Armenian translations of “What is an Apparatus?”, “What is the Contemporary” and “The Friend” by Giorgio Agamben
ARI Literature Foundation Publishing House (ARI Press) has recently published three lectures “What is an Apparatus”, “What is Contemporary” and “The Friend” by Giorgio Agamben in three separate small pocket-book format publications. This publication was initiated by the translator Movses Der Kevorkian and aims at introducing to the young readers and students philosophical pieces by the outstanding author in a user-friendly, easy-carring and attractive pocket books format.
The books can be found at the bookstores in Yerevan or ordered by calling 374 99 05 11 12.
Translator – Movses Der Kevorkian
Publisher – ARI Press
Read below the biography of the translator, as well as short information about the author and the books.
Movses Der Kevorkian
The books were translated by Movses Der Kevorkian, a Lebanese architect. Movses now lives in Brussels, where he runs the Sill and Sound Architects office.
Inspired by various translation initiatives, he takes the first steps by translating philosophical essays into Western Armenian. The initiative is best described in his “translator’s foreword”.
“The starting point of this work as purely translation work is the training for the mind and the language. To work within the languages, with your language, sometimes to get closer to its borders, to your own borders, to open to old and new concepts, that is, to examine, to discover the dense structure of linguistic thinking. It is mostly foreign language publications that provide the opportunities for us to discover these contemporary concepts and approaches. This translation work therefore pursues two goals:
1. Allow Armenian readers to explore, develop, and expand these current concepts in their own language; 2. With the help of paper books encourage the reading of such works making them available for everyone.”
Movses Der Kevorkian
Giorgio Agamben (1942) is one of the leading figures in philosophy and political theory. His unique readings of literature, literary theory, continental philosophy, political thought, religious studies, and art have made him one of the most innovative thinkers of our time.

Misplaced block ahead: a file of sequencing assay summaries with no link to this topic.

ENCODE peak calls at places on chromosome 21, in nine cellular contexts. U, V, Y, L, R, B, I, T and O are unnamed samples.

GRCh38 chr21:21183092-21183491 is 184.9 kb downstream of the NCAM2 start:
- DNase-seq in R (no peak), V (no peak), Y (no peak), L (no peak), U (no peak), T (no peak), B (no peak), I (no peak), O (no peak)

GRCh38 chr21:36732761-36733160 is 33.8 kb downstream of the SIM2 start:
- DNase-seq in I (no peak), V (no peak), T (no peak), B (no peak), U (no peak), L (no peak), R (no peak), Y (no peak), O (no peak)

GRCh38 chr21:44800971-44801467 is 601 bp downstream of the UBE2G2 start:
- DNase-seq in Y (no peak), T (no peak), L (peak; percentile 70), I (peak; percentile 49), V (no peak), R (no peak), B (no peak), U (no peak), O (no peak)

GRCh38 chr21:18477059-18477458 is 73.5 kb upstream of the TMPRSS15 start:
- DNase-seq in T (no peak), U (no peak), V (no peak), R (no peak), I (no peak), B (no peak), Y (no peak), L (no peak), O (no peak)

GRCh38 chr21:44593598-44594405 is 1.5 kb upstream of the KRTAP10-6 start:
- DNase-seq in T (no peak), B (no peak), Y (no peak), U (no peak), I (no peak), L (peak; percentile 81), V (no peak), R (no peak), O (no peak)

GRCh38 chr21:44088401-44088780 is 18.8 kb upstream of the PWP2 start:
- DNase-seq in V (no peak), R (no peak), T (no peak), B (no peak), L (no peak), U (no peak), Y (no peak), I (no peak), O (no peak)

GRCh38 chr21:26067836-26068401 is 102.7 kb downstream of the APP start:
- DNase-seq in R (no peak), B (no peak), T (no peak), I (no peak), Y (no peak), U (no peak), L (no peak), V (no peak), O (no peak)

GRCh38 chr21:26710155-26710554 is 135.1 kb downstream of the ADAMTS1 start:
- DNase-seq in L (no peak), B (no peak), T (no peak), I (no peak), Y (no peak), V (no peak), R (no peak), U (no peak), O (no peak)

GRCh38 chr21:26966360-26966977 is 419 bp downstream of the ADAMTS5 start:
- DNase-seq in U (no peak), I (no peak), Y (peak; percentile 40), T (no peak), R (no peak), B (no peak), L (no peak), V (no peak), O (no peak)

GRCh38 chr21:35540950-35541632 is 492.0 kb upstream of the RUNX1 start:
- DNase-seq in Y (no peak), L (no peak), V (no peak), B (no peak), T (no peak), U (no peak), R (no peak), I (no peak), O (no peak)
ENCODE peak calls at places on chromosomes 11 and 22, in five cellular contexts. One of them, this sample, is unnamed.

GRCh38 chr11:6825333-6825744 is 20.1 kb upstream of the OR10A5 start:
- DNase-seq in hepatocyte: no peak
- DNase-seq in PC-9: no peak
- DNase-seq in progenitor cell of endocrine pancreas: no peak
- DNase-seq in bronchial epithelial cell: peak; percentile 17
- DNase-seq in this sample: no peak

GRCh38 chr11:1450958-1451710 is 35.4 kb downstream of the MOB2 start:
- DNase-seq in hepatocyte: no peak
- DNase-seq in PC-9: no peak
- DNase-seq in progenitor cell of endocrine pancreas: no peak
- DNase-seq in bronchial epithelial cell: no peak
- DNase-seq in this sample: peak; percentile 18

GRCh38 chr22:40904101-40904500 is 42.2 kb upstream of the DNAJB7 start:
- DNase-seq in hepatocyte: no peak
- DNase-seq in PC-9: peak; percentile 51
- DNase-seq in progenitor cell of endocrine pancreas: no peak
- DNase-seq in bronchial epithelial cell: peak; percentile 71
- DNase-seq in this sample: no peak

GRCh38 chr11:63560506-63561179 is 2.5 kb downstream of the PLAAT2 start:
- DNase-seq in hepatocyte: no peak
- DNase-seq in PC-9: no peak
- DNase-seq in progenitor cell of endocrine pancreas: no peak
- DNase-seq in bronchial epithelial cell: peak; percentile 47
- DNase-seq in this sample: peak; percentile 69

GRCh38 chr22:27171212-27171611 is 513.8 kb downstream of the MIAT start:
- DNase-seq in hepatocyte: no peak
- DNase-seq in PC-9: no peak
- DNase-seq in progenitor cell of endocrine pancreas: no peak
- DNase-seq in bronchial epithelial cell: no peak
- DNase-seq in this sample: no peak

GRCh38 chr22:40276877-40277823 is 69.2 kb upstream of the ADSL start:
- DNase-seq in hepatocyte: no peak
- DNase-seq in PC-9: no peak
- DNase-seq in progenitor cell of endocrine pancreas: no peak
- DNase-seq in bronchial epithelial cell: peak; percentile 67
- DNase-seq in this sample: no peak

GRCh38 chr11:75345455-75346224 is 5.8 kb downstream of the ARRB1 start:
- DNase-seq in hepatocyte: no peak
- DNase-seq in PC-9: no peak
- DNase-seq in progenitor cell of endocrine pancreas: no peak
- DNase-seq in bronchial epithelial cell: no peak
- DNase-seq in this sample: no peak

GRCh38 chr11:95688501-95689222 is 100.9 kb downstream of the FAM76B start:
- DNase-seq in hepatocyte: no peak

Agamben was educated in law and philosophy at the University of Rome. As a post-doctoral scholar in Freiburg (1966–1968), he participated in Martin Heidegger’s seminars on Hegel and Heraclitus and was later a fellow at the Warburg Institute, University of London, from 1974 to 1975. Agamben then began teaching and–over the course of the next four decades–taught at a number of acclaimed European and American universities.
In addition to his important philosophical heritage, Agamben has critically engaged with religious and legal texts, as well as with some of the most important literary figures and poets in Western culture.
Source https://egs.edu/biography/giorgio-agamben/ (The European Graduate School)
About the books
The three books offer a succinct introduction to Agamben’s recent works through an investigation of Foucault’s notion of the apparatus, a meditation on the intimate link of philosophy to friendship, and a reflection on contemporariness, or the singular relation one may have to one’s own time.
“Apparatus” (dispositif in French) is at once a most ubiquitous and nebulous concept in Foucault’s later thought. In a text bearing the same name (“What is an Apparatus?”) Deleuze managed to contribute to its mystification, but Agamben’s leading essay illuminates the notion: “I will call an apparatus,” he writes, “literally anything that has in some way the capacity to capture, orient, determine, intercept, model, control, or secure the gestures, behaviors, opinions, or discourses of living beings.” Seen from this perspective, Agamben’s work, like Foucault’s, may be described as the identification and investigation of apparatuses, together with incessant attempts to find new ways to dismantle them.
“The Friend”. Though philosophy contains the notion of philos, or friend, in its very name, philosophers tend to be very skeptical about friendship. In his second essay, Agamben tries to dispel this skepticism by showing that at the heart of friendship and philosophy, but also at the core of politics, lies the same experience: the shared sensation of being.
Guided by the question, “What is the contemporary?” Agamben begins the third essay with a reading of Nietzsche’s philosophy and Mandelstam’s poetry, proceeding from these to an exploration of such diverse fields as fashion, neurophysiology, messianism and astrophysics.